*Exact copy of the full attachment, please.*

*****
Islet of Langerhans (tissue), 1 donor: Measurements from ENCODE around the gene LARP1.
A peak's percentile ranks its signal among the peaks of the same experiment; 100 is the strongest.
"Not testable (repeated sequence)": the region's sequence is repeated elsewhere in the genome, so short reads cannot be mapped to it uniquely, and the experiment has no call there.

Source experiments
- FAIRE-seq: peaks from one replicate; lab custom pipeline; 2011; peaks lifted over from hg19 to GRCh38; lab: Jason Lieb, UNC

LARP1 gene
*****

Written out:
Islet of Langerhans (tissue), 1 donor: Measurements from ENCODE around the gene LARP1.
A peak's percentile ranks its signal among the peaks of the same experiment; 100 is the strongest.
"Not testable (repeated sequence)": the region's sequence is repeated elsewhere in the genome, so short reads cannot be mapped to it uniquely, and the experiment has no call there.

Source experiments
- FAIRE-seq: peaks from one replicate; lab custom pipeline; 2011; peaks lifted over from hg19 to GRCh38; lab: Jason Lieb, UNC

LARP1 gene